COPING WITH STRESS: RESPONDING VS. REACTING
Compiled by Joyce Parker, Ph.D.
From Full Catastrophe Living by Jon Kabat-Zinn, Ph.D.
A combination of internal and external stress can trigger feelings and behaviors that are part of a stress reaction. Stress can cause psychosomatic reactions in the body.
So being able to respond to stress in adaptive and healthy ways can reduce the negative impact of stress. Below is a chart adapted from Dr. Kabot-Zinnís book that compares
a maladaptive response to stress with a healthier, mindful response.
External Stress Events and Internal Stress Events
- Nervous System
- Immune System
Reacting to Stress vs.
- Fight or Flight
- Alarm reactivity
Responding to Stress
- Mindfulness: Appraisal of thoughts, feelings, and perceived threats
- Leads to acute hyperarousal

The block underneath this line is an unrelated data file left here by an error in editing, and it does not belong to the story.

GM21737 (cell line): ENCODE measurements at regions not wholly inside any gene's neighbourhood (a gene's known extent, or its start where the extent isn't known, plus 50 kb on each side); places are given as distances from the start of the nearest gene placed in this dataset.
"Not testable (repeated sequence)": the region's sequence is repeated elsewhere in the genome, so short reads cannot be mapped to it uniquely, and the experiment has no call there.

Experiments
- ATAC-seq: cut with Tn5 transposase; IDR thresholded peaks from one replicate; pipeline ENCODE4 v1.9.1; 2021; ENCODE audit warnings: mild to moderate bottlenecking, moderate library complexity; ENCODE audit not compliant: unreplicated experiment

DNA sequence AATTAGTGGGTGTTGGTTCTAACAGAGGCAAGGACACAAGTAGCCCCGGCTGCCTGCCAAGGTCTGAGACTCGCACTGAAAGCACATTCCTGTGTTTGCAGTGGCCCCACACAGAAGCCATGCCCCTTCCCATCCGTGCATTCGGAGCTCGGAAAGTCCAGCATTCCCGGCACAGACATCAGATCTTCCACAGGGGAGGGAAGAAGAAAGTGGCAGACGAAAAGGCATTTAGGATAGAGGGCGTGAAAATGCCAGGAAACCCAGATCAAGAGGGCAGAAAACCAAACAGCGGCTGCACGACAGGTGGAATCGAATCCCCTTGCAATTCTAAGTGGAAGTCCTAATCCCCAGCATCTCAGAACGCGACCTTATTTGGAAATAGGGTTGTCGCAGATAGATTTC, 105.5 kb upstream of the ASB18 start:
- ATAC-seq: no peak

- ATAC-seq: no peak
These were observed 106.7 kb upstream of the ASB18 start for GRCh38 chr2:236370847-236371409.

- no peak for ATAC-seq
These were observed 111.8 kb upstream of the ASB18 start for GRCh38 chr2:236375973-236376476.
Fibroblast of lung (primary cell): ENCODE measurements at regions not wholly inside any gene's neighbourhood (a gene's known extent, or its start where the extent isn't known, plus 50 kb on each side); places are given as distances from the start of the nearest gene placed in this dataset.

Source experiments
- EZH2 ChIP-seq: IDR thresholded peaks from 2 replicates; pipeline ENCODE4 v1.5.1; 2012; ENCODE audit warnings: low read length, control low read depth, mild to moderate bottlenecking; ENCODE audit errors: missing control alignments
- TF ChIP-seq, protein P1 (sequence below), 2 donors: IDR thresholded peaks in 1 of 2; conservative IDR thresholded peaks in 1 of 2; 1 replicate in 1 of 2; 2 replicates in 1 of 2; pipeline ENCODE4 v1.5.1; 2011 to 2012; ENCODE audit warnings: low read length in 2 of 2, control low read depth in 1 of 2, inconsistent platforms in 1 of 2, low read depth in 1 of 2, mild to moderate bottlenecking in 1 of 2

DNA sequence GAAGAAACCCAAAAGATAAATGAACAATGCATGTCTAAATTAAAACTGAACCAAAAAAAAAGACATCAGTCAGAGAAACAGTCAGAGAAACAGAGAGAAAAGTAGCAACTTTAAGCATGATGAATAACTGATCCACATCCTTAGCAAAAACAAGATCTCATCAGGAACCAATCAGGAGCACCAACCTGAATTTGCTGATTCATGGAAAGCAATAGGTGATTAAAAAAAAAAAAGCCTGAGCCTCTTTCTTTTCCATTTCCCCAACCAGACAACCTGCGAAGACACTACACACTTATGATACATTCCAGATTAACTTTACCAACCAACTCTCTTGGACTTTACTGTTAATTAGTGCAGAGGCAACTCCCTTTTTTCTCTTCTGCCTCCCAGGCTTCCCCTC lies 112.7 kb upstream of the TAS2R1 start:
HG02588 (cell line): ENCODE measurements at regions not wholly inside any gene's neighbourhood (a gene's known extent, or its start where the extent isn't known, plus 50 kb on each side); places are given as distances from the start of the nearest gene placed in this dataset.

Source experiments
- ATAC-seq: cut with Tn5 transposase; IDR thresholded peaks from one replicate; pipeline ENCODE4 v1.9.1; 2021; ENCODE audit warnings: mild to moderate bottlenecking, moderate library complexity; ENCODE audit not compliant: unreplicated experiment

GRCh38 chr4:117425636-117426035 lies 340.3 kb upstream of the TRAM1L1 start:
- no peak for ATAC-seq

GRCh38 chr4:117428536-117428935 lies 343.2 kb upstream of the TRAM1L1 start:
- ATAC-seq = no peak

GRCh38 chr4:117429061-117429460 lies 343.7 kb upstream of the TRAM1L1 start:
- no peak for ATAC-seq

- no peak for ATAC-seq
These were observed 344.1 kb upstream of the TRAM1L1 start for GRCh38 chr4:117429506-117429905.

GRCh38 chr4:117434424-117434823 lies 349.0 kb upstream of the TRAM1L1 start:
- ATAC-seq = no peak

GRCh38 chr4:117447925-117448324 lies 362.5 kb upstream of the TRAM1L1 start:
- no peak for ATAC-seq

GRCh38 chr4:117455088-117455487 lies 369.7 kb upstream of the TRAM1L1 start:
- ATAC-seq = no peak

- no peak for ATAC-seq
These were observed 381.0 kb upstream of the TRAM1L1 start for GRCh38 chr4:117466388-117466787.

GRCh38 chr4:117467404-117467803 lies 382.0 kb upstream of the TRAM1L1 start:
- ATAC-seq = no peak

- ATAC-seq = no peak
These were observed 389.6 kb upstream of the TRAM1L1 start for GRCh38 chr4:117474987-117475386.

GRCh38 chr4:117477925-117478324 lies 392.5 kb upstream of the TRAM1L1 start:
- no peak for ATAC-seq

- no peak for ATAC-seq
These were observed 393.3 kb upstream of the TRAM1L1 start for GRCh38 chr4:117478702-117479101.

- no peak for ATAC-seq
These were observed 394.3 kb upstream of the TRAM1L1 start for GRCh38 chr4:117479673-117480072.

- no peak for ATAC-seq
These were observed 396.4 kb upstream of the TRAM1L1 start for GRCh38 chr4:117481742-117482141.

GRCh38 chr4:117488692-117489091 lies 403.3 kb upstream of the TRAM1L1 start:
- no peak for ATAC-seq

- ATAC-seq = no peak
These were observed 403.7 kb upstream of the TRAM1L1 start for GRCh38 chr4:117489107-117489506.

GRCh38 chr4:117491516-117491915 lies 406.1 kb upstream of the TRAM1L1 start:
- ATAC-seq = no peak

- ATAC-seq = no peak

- Internalization of stress
- Inhibition of the stress reaction
- Becomes disregulation and maladaptive coping: hyperarousal, arrhythmia, sleep disorders, chronic headaches, backaches, anxiety
- Self-destructive behaviors: overworking, hyperactivity, overeating, substance dependency
- Possible arousal, but also an awareness of the body: muscle tension, breathing
- An awareness of the full context includes: emotion-focused strategies, problem-focused strategies, seeing options, quicker recovery of mental equilibrium, homeostasis
- Calmness and balance of mind
- Loss of drive, enthusiasm
- Genetic predispositions for heart attack, cancer
The author of this article, and founder of the Therapyinla.com website, Joyce Parker, passed away in 2011. To honor her we are keeping her articles posted at this website.
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